Society today exists within a level of technology greater than the human race has ever experienced. If the idea that “we live in public” with digital media remains true, it is then equally true that we even die in the public sphere. This assertion thus substantially modifies the relationship between the living and the dead; specifically regarding the mechanisms of mourning. In other words, as danah boyd states, “we are all authors of our digital biographies”; we are supposed to be also authors of our own tombstones.

The digital space provides an advancement in the modern dichotomy theorized by Baudrillard regarding the separation of the city as a place of the living and the cemetery as a place of the dead. He argues that what is typical in the Western Hemisphere is that the city and the cemetery must necessarily remain separated and distant to legitimize a taboo of death. The cemetery is demonstrated to be a place of segregation; a ghetto.

The bureaucratic process of death and its legal rationalization that occurs in hospitals or funeral homes provide further evidence of such a separation.

Social networks in general and Facebook in particular, are beginning to show a growth of ‘deceased profiles.’ This causes us to rethink how the common shared space between the living and the dead. The stories of everyday life begin to weave with the mechanisms of memory and mourning.

The space within the network can be considered heterotopic (as Foucault might say), both connected and suspended; meaning it is capable of communicating with other spaces and thus yields the space of the living and the deceased evanescent.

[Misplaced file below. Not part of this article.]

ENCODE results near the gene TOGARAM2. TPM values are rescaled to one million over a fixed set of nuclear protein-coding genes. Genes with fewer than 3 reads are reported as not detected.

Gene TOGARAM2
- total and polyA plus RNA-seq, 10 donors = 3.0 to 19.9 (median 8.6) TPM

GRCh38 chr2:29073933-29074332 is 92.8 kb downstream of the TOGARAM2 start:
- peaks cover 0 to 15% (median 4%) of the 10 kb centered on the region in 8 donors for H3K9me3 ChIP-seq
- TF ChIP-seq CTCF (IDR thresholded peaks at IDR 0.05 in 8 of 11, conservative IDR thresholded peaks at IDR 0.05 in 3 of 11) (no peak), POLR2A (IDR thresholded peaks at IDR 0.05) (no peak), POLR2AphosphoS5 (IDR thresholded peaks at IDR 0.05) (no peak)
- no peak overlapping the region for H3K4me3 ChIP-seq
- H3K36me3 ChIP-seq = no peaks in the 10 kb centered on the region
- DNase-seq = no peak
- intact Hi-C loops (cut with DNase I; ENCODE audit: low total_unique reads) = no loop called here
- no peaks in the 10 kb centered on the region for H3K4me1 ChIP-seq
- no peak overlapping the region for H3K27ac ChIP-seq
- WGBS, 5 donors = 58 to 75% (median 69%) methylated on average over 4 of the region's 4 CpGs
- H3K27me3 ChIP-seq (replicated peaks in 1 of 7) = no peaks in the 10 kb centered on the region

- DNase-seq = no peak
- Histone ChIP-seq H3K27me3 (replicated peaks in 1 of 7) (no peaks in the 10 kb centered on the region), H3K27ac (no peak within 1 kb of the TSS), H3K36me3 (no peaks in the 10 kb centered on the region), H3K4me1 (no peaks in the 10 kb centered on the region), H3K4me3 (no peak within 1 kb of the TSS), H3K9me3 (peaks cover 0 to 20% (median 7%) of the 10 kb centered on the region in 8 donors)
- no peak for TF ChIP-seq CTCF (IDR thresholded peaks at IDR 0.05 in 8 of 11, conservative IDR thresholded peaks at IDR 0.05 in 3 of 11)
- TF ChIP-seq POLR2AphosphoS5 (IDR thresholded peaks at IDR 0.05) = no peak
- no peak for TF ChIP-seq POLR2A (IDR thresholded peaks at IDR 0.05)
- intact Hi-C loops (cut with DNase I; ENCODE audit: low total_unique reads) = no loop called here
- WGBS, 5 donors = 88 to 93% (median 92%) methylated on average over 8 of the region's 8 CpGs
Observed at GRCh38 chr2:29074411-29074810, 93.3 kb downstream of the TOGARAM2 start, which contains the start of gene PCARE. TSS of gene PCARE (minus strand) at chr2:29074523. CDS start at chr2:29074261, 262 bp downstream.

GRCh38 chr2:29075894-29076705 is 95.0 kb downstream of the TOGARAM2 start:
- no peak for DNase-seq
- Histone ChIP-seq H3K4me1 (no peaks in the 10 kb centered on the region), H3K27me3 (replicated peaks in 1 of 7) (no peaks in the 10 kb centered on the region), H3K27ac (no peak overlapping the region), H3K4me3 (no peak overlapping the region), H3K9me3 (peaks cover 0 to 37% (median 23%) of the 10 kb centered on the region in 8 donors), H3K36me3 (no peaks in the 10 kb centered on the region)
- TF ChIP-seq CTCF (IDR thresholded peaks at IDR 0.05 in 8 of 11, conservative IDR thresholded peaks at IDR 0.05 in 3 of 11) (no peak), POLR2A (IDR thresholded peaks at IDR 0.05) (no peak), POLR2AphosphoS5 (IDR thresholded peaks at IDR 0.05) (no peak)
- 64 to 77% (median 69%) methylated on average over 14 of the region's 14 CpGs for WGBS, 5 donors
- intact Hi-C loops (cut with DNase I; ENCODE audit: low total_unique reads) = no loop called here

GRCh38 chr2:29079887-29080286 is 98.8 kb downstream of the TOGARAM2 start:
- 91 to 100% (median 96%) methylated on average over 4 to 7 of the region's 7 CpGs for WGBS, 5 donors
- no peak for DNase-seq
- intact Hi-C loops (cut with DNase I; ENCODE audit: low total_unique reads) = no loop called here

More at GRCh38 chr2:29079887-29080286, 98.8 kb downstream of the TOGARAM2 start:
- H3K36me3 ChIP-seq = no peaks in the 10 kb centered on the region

The process of mourning (the pain of separation, the various phases such as negation, anger, plea bargaining, depression and acception) is a dialectical continuum between the desire to remember and the right to forget, generating a constant interaction between the digital footprints of the deceased and the people that commemorate its memory.

And One More Thing:

“No one wants to die. Even people who want to go to heaven don’t want to die to get there. And yet death is the destination we all share. No one has ever escaped it. And that is as it should be, because Death is very likely the single best invention of Life. It is Life’s change agent. It clears out the old to make way for the new. Right now the new is you, but someday not too long from now, you will gradually become the old and be cleared away. Sorry to be so dramatic, but it is quite true.”

-Steve Jobs

Piergiorgio Degli Esposti studies Market and Consumption Behavior and is Assistant professor at Bologna University, Italy and a Marketing Consultant.